The Kansas statute prohibiting driving under the influence (“DUI”), K.S.A. 8-1567, categorizes the severity level of the crime based on how many prior DUI convictions the offender has. For example, DUI is a class B misdemeanor for someone who has no prior DUI convictions. But DUI is a felony for someone with three or more prior DUI convictions (or two prior DUI convictions, when at least one occurred within the last 10 years).

The severity level of a state DUI offense can be enhanced by a prior DUI conviction under a city ordinance—but only if that city ordinance is “comparable” to the state statute and “prohibits the acts that [the state DUI statute] prohibits.” In recent years, Kansas courts have been repeatedly confronted with whether a prior DUI conviction out of Wichita municipal court is a “comparable” offense (such that it can increase the severity level of a subsequent state DUI offense).

The debate emerged because Wichita’s DUI ordinance prohibits a broader range of conduct than does the state DUI statute. Specifically, Wichita’s DUI ordinance applies to intoxicated operation of bicycles and other human-powered devices, whereas the state DUI statute excludes those devices from its coverage. Because they do not address precisely the same conduct, the defense bar has argued that Wichita DUI convictions cannot count as prior DUI convictions in a state DUI prosecution.

On August 10, 2018, the Kansas Supreme Court weighed in. In State v. Gensler, the court held: “For a municipal DUI to count as a prior DUI conviction under the state DUI statute, the municipal ordinance cannot criminalize a broader range of acts than the state statute criminalizes.” Kansas Supreme Court Case No. 112,523, slip. op. at 10 (Aug. 10, 2018). Because the elements of the Wichita DUI ordinance are not the same as, or narrower than, the elements of K.S.A. 8-1567, the court determined that a conviction under the ordinance cannot be used to enhance the severity level (and sentence) of a DUI charge under the state statute.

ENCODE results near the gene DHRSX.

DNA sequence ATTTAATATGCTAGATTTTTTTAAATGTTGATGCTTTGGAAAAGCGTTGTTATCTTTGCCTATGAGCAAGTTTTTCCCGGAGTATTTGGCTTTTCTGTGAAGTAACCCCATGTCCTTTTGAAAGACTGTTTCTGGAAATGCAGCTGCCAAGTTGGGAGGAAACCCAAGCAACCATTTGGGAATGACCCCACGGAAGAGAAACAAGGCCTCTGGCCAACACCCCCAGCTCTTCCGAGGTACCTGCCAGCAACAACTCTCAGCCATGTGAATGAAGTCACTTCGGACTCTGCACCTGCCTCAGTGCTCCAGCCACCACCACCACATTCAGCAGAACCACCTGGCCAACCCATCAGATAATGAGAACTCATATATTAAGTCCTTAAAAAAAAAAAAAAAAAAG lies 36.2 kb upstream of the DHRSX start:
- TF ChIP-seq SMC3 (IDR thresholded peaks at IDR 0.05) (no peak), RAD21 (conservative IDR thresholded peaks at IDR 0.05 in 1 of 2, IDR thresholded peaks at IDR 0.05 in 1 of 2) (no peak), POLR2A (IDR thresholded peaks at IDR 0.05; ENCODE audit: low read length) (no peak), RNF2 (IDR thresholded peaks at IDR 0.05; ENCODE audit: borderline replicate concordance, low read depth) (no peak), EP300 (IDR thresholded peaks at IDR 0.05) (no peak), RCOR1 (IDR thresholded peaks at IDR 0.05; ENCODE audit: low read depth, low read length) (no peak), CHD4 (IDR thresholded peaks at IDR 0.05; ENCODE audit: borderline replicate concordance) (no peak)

Though Gensler and its companion cases (State v. Mears and State v. Fisher) specifically address prior convictions under the Wichita DUI ordinance, they provide a more general framework for analyzing when an offense is “comparable” to a state DUI (and may, therefore, elevate a later violation of the state statute to a felony). Other DUI convictions formerly counted as priors may be subject to challenge.

If you have been charged with DUI, call the criminal defense attorneys at Joseph, Hollander & Craft. With offices in Wichita (316-262-939), Topeka (785-234-3272), Lawrence (785-856-0143), and Overland Park (913-948-9490), we serve clients from the Oklahoma border to the Kansas City area.

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